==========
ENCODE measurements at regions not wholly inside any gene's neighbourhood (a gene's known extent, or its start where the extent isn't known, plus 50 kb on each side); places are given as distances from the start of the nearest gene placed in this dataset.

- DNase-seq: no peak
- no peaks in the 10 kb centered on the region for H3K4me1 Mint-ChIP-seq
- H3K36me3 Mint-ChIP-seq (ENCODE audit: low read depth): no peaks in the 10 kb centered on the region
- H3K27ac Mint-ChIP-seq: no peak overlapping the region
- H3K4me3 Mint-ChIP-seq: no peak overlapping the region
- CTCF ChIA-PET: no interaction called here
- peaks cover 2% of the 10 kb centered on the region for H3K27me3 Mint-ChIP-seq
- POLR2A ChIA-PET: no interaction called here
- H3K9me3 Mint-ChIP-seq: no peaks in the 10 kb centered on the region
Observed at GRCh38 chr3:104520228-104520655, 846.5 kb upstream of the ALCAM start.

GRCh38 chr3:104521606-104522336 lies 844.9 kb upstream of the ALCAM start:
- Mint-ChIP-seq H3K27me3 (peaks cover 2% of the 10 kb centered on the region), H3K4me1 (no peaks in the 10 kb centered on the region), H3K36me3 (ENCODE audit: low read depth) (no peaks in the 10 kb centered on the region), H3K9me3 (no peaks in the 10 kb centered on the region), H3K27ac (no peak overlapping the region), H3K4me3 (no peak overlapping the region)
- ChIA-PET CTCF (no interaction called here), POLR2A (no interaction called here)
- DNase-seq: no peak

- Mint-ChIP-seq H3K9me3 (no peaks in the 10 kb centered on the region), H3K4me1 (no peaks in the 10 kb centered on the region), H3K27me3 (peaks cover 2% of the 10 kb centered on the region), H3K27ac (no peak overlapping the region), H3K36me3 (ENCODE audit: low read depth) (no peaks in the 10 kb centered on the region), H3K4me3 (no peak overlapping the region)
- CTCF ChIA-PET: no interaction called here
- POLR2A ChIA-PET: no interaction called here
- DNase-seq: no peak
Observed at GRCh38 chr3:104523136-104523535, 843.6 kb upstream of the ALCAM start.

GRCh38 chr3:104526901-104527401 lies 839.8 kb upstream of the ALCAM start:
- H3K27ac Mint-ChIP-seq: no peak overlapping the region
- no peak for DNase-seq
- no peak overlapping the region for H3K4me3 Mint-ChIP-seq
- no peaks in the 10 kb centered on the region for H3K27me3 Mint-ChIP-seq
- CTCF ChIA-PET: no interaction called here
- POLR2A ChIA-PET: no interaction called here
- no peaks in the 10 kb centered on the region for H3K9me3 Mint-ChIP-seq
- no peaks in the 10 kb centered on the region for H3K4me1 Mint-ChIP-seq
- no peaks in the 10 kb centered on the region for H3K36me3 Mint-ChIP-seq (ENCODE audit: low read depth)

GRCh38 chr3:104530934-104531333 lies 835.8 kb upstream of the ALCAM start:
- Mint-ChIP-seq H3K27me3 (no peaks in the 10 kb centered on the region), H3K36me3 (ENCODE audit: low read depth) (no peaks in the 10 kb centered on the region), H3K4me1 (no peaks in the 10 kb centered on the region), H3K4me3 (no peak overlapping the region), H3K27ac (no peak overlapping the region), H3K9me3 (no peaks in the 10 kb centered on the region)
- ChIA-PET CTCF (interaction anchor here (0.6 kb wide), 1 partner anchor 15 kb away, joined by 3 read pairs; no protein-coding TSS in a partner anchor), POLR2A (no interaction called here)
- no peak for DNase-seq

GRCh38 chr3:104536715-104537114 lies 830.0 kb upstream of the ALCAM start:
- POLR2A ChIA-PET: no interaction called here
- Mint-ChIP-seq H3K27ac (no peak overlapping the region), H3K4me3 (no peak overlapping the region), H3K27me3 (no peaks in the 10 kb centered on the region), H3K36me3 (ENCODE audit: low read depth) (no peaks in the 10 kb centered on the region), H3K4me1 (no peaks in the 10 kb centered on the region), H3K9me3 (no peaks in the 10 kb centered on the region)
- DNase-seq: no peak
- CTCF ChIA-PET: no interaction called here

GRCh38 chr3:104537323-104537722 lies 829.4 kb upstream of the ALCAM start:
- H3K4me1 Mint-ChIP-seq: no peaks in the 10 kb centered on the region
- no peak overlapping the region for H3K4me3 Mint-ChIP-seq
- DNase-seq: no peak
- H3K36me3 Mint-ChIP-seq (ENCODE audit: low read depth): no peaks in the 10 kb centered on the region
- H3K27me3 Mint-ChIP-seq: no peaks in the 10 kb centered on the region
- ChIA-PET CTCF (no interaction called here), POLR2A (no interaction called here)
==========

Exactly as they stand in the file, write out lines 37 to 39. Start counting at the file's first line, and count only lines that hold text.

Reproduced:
- Mint-ChIP-seq H3K27ac (no peak overlapping the region), H3K4me3 (no peak overlapping the region), H3K27me3 (no peaks in the 10 kb centered on the region), H3K36me3 (ENCODE audit: low read depth) (no peaks in the 10 kb centered on the region), H3K4me1 (no peaks in the 10 kb centered on the region), H3K9me3 (no peaks in the 10 kb centered on the region)
- DNase-seq: no peak
- CTCF ChIA-PET: no interaction called here